Tuesday, March 27, 2007

Making Blight Homeless in Springfield...

It seems that code enforcement and homelessness are buzzing around Springfield's digital universe recently. Well, not wanting to be left out of the fray, it seems fitting that I should give comment on the issue.

The New England Rogue Journal, in a
recent blurb, detailed how Springfield has the laws on its side when it comes to curbing blight and homelessness. The Journal's observation hits the mark quite well. Springfield, between its own laws, and no particularly important contravening court opinions, has the advantage to combat crumbling homes and homelessness. However, it has been unable to for some time.

Blight is an issue that may require a bit more out of the box thinking. Again, perhaps through a home-rule petition, the city could seek the power (if it does not already possess it) to take properties that sit derelict for so long. If the property is falling apart, yet paid up on taxes, the loss of the meager revenue should not stop the city. However, rather than just have more junk land on its hands, the city should coordinate with neighborhood associations that can work to improve the property and then get it back to the market.

Here's how it could work. If a property owner does not keep their land up, the city eventually seizes it. Then it turns it over to the neighborhood association that then, perhaps through its own resources or via a line of credit from a local bank, cleans and renovates the property. Then the property goes to market. Once sold, the city, which in the renovating period, agreed to suspend collection of taxes for the property, gets its money plus any costs from the seizure. The rest of money will be used to payoff the renovation costs. Anything left over may be taken by the city for blight reduction efforts or channeled into another similar project within the same neighborhood.

Such an effort would need to begin in the city's healthier neighborhoods. Not for snobbish reasons, but because therein exists the money and frankly, less blight. Once its on its feet, the program could move into the more stubbornly blighted areas.

A strong will is necessary to make plans like this happen. The same is true for homelessness. As much has been said about this, I will keep my opinion brief. Basically, we can't end it. The first step to solving a problem is to recognize reality. It is a task that is beyond us. We can seek to curtail it. The city needs to regulate social service agencies or at least control where they may go through zoning. Place them within reach of public transportation to be sure, but they need not be in the heart of downtown or next to the Hall of Fame. Sadly, as one poster on Urban Compass insinuated (NoPolitician), these agencies are run largely by people from the suburbs. Their interests are split from that of the city and that too is a problem. In addition, the inner workings of city government are often lobbied from without the city's borders. No doubt power brokers and money men from outside the city attempt to peddle influence within city hall to the benefit of their own community. We'll get more into that when the municipal elections get closer.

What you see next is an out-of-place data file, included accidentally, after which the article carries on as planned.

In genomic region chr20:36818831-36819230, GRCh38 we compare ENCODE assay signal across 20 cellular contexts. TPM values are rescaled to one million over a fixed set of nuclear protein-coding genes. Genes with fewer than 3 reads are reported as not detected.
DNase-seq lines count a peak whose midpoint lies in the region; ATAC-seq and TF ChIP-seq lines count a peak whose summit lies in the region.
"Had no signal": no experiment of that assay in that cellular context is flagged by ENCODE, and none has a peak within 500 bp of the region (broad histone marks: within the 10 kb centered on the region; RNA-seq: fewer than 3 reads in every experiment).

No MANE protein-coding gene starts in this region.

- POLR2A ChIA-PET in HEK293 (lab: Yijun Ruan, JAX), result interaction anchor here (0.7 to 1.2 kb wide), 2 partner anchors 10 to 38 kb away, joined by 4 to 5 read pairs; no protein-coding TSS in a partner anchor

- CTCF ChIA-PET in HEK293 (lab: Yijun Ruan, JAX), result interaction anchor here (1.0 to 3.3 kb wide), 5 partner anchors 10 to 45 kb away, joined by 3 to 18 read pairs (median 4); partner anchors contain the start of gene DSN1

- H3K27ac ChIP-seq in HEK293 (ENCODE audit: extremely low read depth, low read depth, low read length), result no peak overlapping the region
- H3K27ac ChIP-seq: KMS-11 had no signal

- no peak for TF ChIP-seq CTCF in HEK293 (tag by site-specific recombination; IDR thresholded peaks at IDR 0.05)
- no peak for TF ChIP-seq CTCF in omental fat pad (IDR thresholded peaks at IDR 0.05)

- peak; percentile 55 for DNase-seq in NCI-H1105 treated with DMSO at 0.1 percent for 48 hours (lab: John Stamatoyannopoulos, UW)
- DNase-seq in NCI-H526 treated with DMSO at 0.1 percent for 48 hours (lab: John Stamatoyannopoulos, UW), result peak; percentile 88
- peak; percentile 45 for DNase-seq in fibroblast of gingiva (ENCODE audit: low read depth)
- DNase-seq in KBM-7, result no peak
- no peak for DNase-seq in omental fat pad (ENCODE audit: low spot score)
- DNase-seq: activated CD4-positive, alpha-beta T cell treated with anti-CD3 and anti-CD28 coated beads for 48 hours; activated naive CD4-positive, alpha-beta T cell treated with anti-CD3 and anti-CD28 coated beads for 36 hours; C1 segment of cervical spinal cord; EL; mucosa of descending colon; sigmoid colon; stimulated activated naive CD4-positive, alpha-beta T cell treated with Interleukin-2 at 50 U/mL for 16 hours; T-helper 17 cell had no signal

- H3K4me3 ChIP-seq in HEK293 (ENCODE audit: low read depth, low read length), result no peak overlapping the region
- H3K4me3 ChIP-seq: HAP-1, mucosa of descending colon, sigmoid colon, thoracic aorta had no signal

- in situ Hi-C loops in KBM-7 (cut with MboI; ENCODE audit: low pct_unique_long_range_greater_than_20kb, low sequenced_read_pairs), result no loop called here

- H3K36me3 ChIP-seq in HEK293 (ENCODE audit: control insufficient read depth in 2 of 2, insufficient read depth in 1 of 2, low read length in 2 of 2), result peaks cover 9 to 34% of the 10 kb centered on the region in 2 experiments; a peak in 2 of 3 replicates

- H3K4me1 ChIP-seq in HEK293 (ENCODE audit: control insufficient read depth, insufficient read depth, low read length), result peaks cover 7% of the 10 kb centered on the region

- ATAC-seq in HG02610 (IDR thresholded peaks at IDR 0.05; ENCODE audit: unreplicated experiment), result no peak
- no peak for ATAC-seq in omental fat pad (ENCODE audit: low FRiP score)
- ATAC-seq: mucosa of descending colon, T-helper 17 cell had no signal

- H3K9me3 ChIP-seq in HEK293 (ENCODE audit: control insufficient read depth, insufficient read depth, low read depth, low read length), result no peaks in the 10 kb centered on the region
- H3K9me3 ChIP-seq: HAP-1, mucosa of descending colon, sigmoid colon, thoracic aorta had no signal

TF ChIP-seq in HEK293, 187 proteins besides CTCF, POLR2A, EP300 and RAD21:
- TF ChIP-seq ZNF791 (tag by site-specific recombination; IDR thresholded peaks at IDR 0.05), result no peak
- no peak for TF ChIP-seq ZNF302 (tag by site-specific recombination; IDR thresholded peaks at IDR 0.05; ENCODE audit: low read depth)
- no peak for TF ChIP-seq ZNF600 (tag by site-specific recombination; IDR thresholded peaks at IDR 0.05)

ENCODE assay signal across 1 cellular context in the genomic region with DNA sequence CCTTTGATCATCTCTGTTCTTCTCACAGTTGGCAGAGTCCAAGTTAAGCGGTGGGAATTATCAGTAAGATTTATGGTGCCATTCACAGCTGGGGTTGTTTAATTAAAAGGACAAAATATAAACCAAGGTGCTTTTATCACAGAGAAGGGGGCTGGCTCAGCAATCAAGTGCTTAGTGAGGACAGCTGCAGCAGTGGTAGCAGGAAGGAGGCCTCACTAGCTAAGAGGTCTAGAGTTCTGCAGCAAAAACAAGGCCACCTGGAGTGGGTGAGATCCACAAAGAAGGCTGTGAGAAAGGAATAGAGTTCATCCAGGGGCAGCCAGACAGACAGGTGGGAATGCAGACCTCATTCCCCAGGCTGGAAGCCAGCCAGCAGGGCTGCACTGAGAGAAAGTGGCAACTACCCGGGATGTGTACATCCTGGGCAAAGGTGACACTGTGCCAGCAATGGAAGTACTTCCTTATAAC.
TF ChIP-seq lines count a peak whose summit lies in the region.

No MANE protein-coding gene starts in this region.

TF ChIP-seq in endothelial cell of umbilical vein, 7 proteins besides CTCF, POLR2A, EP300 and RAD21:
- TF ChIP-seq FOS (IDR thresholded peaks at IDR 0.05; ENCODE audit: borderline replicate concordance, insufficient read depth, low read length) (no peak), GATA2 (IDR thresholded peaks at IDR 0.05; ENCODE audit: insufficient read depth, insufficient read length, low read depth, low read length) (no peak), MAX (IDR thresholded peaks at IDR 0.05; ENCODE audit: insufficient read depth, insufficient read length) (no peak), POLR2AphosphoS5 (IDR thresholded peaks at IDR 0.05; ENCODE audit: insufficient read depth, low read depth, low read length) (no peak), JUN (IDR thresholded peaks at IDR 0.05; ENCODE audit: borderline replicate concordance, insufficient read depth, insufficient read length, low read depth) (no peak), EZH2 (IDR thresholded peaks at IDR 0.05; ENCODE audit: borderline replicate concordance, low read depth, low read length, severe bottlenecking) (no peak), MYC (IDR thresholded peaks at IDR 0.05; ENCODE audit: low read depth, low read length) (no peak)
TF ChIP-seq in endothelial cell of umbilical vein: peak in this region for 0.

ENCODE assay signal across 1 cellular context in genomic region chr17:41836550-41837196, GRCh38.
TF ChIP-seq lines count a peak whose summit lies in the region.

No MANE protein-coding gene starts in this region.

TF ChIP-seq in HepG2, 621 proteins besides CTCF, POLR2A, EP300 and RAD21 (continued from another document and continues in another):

For the moment, that seems not to be a problem. The Control Board keeps influence away from the suburbs as much as it does from the city itself. Charles Ryan, though surely possessing his own cadre of "backers" appears to not be bought. Right now we need to focus on innovation and working with a neighbors to solve problems that affect us all.


Anonymous said...

Taking a property due to lack of maintenance at the City's whim is a violation of the rights and liberties this country was founded on and the constitution we so value, not to mention state laws...a City has no authority to just take a property because we don't like the way it is maintained. There must be a reason by law to take it for example by eminent domain for public purpose with just compensation, or non payment of taxes, proof of a need for receivership to a judge(generally not applicable to vacant properties) etc.,

It's not about "loss of revenue" as you state stopping the City from taking abandoned, unmaintained property that is up on taxes but rather the law and citizens' rights. The fifth amendment clearly provides that property can not be taken for public use without just compensation. While your idea is nice it has no basis in the law and is a violation of multiple laws.

Matt S. said...

Anonymous Friend:

While you are right that we cannot simply take it, we as a city do have a right to see to it that our neighborhoods are well-maintained. The Historic Commission does this all the time. My notions would only apply to those property holders who have consistently thumbed their noses at the city's demands to maintain their property. At that point, they may owe the city much in citations and the property could then be seized for non-payment. Or something like that. Moreover, I have never claimed to be an expert in the field, but rather just voicing my opinion. Furthermore, whether we like it or not Kelo v. whoever said we would not compensate them. Their property is worthless anyway, so we would give them whatever pittance it is worth.